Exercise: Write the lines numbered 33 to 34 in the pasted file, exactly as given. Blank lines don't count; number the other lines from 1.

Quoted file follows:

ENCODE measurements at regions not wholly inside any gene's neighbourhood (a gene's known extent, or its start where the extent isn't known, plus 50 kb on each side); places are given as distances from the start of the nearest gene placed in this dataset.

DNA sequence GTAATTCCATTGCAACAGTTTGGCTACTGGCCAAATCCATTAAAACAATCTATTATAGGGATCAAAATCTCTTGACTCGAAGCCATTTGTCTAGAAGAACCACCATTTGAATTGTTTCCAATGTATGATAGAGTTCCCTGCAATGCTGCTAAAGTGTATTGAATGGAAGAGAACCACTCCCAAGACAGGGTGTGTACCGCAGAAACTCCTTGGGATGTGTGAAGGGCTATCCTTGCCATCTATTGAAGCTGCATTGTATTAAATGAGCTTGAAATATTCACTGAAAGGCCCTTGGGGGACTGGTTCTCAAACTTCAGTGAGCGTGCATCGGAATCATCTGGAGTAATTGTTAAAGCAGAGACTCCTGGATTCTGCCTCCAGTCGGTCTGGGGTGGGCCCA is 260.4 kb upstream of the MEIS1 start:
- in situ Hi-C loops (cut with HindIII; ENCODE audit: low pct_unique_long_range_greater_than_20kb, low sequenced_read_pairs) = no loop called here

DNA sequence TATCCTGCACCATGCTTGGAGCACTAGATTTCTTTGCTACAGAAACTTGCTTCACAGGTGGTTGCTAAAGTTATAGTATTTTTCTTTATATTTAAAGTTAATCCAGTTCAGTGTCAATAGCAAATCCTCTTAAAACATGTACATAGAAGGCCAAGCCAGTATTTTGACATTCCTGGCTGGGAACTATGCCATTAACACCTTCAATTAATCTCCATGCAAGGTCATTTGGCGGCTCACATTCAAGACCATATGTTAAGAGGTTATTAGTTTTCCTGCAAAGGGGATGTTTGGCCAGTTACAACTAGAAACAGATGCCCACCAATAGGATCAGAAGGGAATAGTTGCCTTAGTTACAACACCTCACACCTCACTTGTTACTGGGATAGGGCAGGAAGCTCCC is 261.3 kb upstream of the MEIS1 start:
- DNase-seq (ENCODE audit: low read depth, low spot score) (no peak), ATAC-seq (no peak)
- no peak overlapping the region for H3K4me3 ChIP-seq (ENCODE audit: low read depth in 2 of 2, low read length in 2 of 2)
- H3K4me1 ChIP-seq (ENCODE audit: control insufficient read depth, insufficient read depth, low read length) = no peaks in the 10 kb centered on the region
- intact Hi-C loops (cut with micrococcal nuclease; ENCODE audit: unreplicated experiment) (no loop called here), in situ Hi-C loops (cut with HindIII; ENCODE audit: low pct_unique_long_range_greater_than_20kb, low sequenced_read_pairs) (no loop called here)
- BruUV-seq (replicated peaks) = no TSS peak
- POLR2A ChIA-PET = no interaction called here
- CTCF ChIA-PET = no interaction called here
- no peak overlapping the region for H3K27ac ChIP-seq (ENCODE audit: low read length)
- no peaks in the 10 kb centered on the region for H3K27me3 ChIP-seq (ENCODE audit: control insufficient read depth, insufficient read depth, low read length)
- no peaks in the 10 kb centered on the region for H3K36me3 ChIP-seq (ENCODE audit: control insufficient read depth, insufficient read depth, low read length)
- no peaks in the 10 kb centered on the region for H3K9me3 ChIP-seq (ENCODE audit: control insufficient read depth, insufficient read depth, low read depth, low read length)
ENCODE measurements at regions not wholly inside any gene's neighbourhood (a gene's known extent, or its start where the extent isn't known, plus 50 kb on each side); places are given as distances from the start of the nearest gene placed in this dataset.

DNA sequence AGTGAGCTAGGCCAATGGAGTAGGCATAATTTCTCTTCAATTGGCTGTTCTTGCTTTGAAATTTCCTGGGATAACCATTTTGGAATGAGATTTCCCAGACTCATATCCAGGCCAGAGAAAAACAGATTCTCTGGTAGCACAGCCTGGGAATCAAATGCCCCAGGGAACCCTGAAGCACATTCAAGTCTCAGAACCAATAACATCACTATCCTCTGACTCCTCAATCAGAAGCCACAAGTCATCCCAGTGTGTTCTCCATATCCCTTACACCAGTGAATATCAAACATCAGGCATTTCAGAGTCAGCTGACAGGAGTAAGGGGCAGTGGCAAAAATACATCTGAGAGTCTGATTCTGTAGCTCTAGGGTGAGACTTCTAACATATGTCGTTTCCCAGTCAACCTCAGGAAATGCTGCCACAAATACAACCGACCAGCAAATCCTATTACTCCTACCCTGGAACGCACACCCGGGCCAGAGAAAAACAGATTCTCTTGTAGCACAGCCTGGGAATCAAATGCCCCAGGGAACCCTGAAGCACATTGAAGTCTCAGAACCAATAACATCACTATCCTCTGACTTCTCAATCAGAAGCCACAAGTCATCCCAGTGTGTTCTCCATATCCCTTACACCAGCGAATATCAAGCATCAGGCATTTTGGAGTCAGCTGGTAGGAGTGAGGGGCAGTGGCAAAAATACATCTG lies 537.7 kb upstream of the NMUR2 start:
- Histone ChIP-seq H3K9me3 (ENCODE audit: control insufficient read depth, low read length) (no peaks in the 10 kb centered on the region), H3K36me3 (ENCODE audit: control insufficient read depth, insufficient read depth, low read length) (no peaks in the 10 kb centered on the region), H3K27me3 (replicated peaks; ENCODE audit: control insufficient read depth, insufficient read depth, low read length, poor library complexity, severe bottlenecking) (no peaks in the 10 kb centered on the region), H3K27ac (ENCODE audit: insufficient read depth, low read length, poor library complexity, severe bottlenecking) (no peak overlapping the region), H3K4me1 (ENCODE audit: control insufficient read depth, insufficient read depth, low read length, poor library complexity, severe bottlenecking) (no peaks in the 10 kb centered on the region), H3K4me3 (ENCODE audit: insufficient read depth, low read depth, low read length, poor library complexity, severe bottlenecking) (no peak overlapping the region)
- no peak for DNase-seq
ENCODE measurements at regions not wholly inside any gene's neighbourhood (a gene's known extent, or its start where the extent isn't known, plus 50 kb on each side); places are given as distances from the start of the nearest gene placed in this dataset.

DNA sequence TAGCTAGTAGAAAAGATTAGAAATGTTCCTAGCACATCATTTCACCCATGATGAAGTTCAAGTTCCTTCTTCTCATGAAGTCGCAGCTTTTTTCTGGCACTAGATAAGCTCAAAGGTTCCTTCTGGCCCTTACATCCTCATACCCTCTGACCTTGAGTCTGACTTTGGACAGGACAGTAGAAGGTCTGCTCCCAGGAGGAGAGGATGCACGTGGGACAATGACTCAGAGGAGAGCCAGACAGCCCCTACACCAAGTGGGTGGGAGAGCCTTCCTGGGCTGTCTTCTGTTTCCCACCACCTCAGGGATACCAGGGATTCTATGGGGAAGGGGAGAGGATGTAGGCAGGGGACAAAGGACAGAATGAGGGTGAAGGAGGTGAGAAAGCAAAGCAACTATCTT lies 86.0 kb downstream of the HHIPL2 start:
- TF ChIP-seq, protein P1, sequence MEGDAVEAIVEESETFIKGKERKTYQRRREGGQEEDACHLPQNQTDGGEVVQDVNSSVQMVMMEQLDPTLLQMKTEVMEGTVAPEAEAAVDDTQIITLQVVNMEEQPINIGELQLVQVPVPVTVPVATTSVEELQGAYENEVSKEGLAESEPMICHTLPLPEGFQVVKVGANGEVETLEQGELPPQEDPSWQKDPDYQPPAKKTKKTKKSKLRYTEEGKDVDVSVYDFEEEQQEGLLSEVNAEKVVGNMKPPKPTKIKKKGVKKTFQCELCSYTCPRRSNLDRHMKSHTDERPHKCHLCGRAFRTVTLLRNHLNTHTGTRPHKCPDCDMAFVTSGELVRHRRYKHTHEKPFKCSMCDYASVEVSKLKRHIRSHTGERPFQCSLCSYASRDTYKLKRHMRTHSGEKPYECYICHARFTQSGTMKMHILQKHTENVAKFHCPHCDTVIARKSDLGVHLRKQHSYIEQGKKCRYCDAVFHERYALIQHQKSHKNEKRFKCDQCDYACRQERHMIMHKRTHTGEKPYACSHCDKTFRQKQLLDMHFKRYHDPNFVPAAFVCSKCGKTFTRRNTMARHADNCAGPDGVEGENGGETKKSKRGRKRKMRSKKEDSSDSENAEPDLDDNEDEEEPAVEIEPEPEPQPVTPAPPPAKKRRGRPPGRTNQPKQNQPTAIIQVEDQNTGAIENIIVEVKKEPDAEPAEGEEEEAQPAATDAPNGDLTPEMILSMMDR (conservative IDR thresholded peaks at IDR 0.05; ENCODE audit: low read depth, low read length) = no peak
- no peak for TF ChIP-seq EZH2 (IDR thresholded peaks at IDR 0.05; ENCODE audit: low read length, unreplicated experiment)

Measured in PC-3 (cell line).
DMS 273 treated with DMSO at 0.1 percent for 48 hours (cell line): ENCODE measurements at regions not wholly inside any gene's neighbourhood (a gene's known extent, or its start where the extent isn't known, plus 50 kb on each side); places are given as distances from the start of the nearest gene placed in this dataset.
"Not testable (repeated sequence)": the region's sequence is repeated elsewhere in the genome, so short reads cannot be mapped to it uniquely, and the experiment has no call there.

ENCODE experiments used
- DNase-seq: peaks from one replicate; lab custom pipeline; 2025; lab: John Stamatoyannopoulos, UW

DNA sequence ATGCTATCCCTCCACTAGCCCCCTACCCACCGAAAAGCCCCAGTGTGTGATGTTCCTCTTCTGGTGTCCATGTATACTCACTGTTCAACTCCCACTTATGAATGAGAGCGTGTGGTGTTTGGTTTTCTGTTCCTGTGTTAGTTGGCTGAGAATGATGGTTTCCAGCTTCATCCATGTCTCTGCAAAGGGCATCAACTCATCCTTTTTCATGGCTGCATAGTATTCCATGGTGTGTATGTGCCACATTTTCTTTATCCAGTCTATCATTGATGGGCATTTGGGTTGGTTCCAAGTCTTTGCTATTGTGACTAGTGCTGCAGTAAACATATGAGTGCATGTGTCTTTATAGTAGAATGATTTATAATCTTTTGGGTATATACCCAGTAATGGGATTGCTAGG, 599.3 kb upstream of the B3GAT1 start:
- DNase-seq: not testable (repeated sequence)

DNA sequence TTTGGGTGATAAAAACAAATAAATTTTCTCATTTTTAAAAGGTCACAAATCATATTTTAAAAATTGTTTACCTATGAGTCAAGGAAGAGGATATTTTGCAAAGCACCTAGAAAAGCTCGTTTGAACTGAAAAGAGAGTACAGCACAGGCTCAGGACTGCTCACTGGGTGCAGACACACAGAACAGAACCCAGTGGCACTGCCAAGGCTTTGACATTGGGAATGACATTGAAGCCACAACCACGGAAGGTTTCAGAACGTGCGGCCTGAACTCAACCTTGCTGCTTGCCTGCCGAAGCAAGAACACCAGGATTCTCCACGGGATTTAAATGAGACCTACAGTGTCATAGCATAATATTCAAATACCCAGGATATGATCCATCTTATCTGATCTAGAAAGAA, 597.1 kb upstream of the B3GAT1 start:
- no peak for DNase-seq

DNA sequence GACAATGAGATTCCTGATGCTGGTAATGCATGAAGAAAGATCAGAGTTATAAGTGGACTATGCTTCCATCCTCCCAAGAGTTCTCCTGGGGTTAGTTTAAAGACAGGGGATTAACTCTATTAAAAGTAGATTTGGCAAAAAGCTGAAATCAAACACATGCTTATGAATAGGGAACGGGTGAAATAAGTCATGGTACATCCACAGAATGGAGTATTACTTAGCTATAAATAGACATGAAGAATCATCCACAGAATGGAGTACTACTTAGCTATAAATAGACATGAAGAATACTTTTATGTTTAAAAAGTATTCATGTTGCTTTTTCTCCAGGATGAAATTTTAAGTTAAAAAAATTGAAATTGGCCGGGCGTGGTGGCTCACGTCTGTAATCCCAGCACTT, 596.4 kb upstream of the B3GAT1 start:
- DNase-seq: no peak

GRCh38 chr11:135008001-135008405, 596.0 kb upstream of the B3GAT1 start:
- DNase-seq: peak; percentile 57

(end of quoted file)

DNA sequence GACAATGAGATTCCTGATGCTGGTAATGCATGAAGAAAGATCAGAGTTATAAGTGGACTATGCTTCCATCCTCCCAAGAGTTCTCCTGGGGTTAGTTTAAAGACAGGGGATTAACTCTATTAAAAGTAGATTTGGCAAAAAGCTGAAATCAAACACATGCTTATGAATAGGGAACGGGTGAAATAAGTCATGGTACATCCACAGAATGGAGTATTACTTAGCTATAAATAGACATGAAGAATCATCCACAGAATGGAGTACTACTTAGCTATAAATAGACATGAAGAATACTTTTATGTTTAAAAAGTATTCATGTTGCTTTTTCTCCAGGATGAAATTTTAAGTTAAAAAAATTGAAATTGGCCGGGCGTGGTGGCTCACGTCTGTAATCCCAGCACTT, 596.4 kb upstream of the B3GAT1 start:
- DNase-seq: no peak